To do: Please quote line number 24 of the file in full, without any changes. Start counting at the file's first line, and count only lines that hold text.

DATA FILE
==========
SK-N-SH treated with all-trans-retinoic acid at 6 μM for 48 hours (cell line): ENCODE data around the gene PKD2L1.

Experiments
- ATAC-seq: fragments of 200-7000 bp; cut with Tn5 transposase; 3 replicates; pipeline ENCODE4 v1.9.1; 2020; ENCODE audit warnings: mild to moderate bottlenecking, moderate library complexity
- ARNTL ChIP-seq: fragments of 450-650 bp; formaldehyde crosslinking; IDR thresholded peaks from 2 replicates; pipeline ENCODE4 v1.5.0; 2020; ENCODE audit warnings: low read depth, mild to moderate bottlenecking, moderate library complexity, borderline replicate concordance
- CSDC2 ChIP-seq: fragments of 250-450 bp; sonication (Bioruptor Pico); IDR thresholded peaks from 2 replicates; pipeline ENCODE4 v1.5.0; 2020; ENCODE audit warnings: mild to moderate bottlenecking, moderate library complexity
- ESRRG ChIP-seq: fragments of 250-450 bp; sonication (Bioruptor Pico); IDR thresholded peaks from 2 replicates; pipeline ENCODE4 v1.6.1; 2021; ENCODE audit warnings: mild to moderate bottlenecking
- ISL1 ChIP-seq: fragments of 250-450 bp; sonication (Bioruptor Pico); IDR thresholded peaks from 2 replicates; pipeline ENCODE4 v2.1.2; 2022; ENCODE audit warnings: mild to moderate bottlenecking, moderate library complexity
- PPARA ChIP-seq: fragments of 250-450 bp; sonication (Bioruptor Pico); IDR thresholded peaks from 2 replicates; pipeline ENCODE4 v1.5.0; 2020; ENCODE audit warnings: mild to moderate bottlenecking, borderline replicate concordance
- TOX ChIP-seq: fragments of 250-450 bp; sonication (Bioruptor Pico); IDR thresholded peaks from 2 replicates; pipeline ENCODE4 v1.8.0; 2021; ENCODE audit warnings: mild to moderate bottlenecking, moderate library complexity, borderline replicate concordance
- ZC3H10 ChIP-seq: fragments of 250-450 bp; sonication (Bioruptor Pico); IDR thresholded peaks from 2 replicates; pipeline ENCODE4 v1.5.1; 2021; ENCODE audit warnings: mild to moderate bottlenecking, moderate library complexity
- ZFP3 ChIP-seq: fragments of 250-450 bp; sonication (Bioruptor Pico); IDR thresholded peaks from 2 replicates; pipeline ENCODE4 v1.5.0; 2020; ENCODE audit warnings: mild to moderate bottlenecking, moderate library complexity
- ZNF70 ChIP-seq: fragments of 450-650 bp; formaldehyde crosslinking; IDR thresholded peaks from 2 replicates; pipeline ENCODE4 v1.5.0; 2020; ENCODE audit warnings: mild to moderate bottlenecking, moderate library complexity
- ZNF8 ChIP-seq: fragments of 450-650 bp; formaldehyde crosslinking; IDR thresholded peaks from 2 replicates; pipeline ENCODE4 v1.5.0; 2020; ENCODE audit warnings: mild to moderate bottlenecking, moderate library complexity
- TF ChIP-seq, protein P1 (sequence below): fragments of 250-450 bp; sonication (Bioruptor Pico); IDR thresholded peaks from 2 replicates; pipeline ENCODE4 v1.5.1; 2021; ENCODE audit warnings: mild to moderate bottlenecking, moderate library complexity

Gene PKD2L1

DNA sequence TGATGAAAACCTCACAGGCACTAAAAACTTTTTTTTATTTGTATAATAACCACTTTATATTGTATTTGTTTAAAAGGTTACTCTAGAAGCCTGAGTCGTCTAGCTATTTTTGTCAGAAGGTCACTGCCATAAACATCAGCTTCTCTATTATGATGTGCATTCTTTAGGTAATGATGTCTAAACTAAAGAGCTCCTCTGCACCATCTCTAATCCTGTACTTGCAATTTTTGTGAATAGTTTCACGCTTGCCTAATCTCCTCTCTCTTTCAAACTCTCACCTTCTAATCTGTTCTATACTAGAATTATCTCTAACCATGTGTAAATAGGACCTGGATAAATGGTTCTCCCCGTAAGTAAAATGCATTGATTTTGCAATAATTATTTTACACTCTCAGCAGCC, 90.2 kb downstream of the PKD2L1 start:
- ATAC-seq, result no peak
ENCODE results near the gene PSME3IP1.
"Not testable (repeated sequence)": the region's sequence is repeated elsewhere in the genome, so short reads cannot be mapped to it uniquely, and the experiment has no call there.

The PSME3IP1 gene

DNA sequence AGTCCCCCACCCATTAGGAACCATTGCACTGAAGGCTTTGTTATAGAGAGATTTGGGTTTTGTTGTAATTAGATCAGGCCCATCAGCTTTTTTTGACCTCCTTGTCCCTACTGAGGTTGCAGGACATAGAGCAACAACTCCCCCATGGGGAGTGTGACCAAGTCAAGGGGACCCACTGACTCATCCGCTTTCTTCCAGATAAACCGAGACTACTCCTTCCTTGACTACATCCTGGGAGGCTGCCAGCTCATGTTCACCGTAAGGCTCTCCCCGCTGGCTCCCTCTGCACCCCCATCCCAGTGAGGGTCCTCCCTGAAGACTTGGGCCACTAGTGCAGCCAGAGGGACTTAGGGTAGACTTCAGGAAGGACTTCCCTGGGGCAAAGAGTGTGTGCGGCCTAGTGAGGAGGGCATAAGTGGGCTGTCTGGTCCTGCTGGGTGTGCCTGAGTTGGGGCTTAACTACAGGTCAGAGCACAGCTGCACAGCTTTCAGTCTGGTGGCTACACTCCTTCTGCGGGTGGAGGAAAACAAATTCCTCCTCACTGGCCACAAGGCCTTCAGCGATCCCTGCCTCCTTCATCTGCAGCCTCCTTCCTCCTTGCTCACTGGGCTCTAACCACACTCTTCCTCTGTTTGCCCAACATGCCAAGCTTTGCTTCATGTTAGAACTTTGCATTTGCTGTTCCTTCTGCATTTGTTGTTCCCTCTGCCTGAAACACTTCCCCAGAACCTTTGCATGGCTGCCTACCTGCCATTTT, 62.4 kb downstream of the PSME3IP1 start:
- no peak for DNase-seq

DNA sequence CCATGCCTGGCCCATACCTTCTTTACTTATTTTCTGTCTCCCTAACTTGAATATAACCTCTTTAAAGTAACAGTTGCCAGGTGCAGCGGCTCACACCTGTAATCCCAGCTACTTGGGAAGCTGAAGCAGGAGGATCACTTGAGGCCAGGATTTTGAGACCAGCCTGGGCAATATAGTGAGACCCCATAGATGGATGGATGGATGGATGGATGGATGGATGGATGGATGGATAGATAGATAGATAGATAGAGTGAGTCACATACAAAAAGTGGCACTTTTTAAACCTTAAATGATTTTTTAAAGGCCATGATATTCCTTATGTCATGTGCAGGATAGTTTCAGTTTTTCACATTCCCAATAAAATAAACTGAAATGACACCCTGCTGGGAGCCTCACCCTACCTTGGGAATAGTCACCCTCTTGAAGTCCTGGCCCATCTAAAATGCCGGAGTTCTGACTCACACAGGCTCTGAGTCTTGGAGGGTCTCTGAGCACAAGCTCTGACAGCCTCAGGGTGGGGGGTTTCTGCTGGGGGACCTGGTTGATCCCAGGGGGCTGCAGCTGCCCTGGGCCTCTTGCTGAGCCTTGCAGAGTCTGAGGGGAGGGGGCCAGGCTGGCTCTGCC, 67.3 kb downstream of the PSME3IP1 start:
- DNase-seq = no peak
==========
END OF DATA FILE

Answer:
- DNase-seq = no peak